Late 1967 witnessed a conjunctural moment in Japan, in which a shift in activist tactics inaugurated a public debate ultimately addressing the legitimacy of force and state violence in support of strategic US objectives, and triggering mass politicization, inaugurating Japan's “1968” experience. At the very moment of this conjuncture, Matsuda Tetsuo, a participating student activist with connections to an activist publishing community, requested an essay from the avant-garde artist Akasegawa Genpei concerning the artist's recent notorious prosecution and conviction for the crime of “money imitation.” Akasegawa's response, “The Objet after Stalin,” not only proved prescient over the precise terms of the then unfolding set of “violent” confrontations but also provided an analysis of the power of aesthetic intervention. This analysis's fascinating parallels with Jacques Rancière's later theorizations point to a common origin in the politics of “1968” and indicate its global dimensions.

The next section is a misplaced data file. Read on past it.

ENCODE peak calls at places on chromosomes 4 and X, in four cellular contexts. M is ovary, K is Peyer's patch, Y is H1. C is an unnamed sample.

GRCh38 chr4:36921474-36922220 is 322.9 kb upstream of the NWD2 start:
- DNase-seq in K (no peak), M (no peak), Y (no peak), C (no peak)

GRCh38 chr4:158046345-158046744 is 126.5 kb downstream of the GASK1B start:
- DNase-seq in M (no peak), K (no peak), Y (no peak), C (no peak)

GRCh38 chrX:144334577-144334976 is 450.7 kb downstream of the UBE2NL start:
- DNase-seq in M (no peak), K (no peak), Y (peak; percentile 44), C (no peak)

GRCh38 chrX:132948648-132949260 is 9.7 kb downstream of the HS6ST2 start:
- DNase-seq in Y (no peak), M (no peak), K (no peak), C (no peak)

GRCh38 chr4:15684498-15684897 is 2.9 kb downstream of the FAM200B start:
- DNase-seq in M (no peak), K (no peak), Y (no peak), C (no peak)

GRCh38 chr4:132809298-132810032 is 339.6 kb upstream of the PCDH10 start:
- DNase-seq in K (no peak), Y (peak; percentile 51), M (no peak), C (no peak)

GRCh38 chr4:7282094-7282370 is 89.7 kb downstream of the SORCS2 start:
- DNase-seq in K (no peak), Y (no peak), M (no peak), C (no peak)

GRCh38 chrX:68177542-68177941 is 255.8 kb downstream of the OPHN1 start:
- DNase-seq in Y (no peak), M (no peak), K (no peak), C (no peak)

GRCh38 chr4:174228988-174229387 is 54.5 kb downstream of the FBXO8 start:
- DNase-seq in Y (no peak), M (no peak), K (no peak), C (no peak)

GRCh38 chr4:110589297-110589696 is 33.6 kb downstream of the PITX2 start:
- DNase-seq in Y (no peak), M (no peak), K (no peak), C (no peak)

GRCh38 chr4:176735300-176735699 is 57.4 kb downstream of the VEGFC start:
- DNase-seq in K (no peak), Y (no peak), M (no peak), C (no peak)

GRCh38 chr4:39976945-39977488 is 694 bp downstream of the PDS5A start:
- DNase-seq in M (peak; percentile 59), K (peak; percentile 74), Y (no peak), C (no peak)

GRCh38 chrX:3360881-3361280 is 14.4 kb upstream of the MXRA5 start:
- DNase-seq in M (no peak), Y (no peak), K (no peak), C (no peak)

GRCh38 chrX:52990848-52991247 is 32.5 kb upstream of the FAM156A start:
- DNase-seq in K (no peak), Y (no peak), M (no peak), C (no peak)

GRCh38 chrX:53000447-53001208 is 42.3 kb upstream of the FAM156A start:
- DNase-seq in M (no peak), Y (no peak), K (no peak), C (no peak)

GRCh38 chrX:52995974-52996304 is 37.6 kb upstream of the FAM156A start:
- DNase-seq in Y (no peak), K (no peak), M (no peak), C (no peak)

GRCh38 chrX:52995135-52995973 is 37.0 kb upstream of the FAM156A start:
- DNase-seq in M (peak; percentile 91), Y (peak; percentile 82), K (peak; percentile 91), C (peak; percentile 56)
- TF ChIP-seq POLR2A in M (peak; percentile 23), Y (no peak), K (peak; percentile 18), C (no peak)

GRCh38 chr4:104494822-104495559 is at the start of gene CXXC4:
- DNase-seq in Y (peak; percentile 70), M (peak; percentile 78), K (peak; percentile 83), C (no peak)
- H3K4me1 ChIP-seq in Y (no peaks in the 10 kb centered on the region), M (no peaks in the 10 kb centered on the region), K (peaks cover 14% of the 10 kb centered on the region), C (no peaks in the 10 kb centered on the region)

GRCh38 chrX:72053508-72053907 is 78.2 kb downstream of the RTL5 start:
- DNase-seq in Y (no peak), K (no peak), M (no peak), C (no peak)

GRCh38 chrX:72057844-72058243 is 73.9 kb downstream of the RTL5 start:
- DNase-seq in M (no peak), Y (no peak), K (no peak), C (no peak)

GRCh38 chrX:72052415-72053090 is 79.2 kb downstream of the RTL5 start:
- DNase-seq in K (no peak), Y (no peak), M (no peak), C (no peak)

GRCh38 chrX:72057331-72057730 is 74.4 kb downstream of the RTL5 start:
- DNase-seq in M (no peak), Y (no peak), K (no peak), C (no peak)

William Marotti; The Art of the Everyday as Crisis: Objets, Installations, Weapons, and the Origin of Politics. boundary 2 1 August 2015; 42 (3): 79–96. doi: https://doi.org/10.1215/01903659-2919513
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